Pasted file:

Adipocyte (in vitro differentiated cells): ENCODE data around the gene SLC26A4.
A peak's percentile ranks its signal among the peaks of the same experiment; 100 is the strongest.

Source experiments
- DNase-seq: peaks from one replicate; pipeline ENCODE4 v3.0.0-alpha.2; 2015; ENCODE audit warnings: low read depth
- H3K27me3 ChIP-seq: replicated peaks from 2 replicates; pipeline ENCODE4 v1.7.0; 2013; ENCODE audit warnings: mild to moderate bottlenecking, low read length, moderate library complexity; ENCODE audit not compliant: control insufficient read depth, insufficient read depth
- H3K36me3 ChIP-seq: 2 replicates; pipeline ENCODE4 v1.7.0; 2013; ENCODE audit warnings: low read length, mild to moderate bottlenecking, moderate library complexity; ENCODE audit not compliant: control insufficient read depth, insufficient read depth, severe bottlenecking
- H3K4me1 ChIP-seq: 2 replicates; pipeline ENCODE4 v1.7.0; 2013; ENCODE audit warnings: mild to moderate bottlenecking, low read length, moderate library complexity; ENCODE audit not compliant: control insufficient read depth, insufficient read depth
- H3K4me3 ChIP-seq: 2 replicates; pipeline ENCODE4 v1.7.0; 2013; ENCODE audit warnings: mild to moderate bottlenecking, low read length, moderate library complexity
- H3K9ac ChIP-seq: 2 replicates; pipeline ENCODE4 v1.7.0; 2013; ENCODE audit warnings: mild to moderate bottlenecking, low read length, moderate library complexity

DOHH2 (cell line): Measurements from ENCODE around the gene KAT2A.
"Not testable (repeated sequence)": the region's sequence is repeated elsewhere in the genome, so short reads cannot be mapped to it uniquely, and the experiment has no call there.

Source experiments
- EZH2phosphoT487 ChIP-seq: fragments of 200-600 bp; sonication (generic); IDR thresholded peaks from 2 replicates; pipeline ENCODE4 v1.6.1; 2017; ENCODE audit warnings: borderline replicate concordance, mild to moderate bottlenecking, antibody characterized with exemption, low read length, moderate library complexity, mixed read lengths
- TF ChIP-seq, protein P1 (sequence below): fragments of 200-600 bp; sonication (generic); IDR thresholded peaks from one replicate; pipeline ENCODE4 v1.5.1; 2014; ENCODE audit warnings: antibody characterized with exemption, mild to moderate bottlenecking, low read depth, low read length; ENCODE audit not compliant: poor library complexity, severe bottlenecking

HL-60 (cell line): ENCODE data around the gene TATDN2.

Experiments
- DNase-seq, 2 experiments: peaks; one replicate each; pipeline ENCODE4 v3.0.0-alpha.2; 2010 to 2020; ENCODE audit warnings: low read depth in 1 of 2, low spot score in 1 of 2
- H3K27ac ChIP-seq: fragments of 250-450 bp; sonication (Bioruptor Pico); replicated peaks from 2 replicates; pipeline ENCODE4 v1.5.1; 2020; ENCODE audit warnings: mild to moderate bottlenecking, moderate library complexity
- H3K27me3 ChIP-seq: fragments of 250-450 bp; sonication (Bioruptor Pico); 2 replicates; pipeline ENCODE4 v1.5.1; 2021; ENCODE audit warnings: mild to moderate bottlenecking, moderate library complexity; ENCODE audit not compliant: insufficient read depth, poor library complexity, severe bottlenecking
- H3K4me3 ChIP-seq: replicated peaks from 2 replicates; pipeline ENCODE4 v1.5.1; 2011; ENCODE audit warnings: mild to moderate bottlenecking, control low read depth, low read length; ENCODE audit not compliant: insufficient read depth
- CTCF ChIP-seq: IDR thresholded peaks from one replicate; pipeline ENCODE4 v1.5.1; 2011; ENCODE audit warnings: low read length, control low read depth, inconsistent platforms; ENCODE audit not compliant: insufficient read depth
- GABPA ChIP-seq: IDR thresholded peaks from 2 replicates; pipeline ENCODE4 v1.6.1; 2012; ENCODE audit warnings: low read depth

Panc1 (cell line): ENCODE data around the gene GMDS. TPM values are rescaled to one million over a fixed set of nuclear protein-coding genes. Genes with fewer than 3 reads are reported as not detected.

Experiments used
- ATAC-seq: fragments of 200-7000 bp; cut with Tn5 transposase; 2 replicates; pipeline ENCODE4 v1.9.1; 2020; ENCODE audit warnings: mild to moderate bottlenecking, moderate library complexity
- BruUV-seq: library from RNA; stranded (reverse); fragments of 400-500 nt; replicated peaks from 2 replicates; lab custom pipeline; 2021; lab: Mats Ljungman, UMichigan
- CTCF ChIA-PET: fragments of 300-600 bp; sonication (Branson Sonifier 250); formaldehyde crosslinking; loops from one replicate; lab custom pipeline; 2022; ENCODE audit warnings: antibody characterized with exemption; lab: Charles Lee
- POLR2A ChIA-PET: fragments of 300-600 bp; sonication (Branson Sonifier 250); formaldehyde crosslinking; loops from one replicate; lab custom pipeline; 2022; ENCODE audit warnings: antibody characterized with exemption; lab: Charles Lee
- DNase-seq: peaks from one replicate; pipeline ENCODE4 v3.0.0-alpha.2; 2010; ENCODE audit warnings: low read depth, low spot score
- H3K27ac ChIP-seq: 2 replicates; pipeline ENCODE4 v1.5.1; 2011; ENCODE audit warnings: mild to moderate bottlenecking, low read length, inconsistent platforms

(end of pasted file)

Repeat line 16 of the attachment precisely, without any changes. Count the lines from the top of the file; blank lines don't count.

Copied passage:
Experiments